Adam Wainwright undecided on retirement

ST. LOUIS — In the wake of Saturday’s loss in the season-ending Wild Card series, when emotions were still running high and tears were still flowing inside the Cardinals clubhouse, veteran pitcher Adam Wainwright n Wasn’t quite ready to contemplate the inevitable yet.

What’s it going to be like to never throw to receiver Yadier Molina again? Also, there’s this: Will Wainwright join retired Cardinals legends Albert Pujols and Molina and never throw one of his 12-6 curveballs again?

“Have I thought of that?” Well, everyone asks me about it,” Wainwright said in disbelief. “We’ll see what happens. We should know very soon if anything happens. Otherwise it was a good race and thank you, St. Louis.

Wainwright, 41, could be forgiven for not being fully prepared to consider such a monumental decision given he assumed the Cardinals still had plenty of time left in their season. After a year in which he and Molina set the NL/AL record for career debuts by a battery, Pujols made an emotional push to and through 700 homers and the Cardinals won the NL Central for the first time in three years, Wainwright fully understood St. Louis had a magical playoff run.

It could have happened if they hadn’t completely melted away in a ninth-inning meltdown of a 6-3 loss to the Phillies in Game 1 on Friday. And when Aaron Nola completely silenced the Cardinals bats in a 2-0 loss on Saturday, St Louis had been swept from the playoffs, and the careers of Pujols and Molina had ended with unexpected abruptness.

Wainwright, who has yet to reveal whether he plans to return in 2023, admitted he was completely taken aback by the season ending with a whimper instead of another magical moment. Coming back to 2022 was easy after going 17-7 with a 3.05 ERA the previous season; this scenario, however, makes the call much more difficult.

“There was so much magic this season with Albert and Yadi, and I just thought, ‘We can’t go out like this,'” said Wainwright, who spent the early stages of Game 2 in the bullpen. relievers and said he was ready to pitch in Game 3 if the series had gone that far. “It was just too special, what we had going on. With our two guys here and what they brought to the table, I always thought we were going to win.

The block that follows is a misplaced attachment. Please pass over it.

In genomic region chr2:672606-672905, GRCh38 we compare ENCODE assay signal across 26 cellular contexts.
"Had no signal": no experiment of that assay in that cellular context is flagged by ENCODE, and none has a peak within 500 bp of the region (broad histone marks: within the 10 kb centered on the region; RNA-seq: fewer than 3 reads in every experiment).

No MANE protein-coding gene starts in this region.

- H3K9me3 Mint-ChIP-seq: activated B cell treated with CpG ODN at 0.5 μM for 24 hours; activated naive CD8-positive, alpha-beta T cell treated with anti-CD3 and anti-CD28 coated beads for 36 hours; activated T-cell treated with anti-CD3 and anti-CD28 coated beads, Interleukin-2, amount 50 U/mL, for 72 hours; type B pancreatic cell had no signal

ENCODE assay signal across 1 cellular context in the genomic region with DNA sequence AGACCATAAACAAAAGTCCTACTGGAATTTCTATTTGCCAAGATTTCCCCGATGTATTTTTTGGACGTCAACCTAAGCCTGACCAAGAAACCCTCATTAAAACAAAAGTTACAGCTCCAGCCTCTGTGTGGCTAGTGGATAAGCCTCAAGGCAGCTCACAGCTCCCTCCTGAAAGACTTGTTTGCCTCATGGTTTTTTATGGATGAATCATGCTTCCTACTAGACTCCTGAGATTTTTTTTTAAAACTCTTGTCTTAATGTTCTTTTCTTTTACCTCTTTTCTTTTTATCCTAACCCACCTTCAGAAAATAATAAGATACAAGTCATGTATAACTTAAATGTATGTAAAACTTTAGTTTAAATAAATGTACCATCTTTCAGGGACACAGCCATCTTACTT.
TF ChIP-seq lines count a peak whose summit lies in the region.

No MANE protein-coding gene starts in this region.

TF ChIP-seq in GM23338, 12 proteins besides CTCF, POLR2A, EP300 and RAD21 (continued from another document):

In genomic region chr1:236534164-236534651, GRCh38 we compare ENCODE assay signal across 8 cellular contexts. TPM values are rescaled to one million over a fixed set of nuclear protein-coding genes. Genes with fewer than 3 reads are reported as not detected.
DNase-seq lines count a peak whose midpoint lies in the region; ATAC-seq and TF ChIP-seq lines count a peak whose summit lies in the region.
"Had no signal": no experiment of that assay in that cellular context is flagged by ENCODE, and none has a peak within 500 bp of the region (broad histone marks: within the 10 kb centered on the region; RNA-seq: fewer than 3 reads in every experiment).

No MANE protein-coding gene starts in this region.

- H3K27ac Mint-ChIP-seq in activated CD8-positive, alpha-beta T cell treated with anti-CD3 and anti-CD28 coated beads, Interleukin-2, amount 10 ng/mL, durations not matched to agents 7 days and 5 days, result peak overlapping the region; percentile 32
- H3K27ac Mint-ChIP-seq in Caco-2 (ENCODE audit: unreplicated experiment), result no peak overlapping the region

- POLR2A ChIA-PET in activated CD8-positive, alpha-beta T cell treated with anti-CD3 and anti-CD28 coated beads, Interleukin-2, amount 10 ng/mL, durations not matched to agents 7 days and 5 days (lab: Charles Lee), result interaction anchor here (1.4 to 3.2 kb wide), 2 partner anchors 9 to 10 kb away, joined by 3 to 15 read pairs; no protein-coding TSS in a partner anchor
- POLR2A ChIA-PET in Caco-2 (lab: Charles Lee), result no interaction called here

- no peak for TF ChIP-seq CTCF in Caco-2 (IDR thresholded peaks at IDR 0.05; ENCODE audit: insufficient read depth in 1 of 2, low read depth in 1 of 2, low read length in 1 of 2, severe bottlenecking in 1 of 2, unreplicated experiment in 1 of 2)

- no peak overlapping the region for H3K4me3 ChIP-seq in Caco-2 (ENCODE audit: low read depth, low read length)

Wainwright has been accustomed to winning throughout his 18-year career, racking up 195 wins, four top-5 finishes in the NL Cy Young Award voting and a World Series ring as the closest in 2006. He was injured in the Cardinals’ 2011 World Series. championship season. Among active pitchers, Wainwright ranks first in complete games (28); fifth in wins (195), strikeouts (2,147) and quality starts (242); and eighth in ERA (3.38).

Miles Mikolas, the unlucky loser of Saturday’s Game 2, said he had already started to pressure Wainwright to come back, stressing: “I already told him, ‘I’ll see you in the spring. I hope it’s not as a coach, because he’s such an irreplaceable guy like Yadi and Albert. You know, if he comes back to mind, he’ll be 100% ready. I hope that’s the choice he makes because I could really use another year of Waino.

Last season was something of an anomaly as the 6-foot-7 Wainwright struggled so hard in the streak that he didn’t get a chance to pitch in the Wild Card series against the advancing Phillies. That indignity, he said, will play a part in his decision on whether he will pitch beyond this season – one way or another.

“Well, you can never tell,” Wainwright said when asked if he would be motivated by an 11-12 record and going over the two playoff games. “I’ll tell you this: I don’t like not starting a playoff series. So you can take it two ways – you can take it as it was a good run or you can take it as motivation to never let this happen again.

Wainwright explained earlier in the season how one of his childhood heroes growing up in Georgia, John Smoltz, “never looked good” wearing a Cardinals uniform after the Temple pitcher of fame has spent much of his career with the Braves. He added that he would never see himself wearing another team’s uniform – and perhaps that’s why Wainwright was still in uniform an hour after the last pitch in Saturday’s loss.

What Wainwright also can’t imagine doing is throwing to a catcher other than Molina, who ended his 19-year career with the Cardinals on Saturday with a hit in his last at-bat. Already the winningest starting battery in MLB history (213 wins), Wainwright and Molina teamed up to set a season-ending NL/AL record of durability (328 starts). Their 2,155 innings rank first in Cardinals history and fourth all-time. Only 412 1/3 of Wainwright’s innings have been pitched to a receiver other than Molina’s start.

So will Wainwright go on without the player and close friend who has been his personal receiver for much of the past 18 seasons?

“If that happens, it will never be the same again,” he said candidly. “But, if not, I would have had the greatest receiver that ever caught me all the time.”


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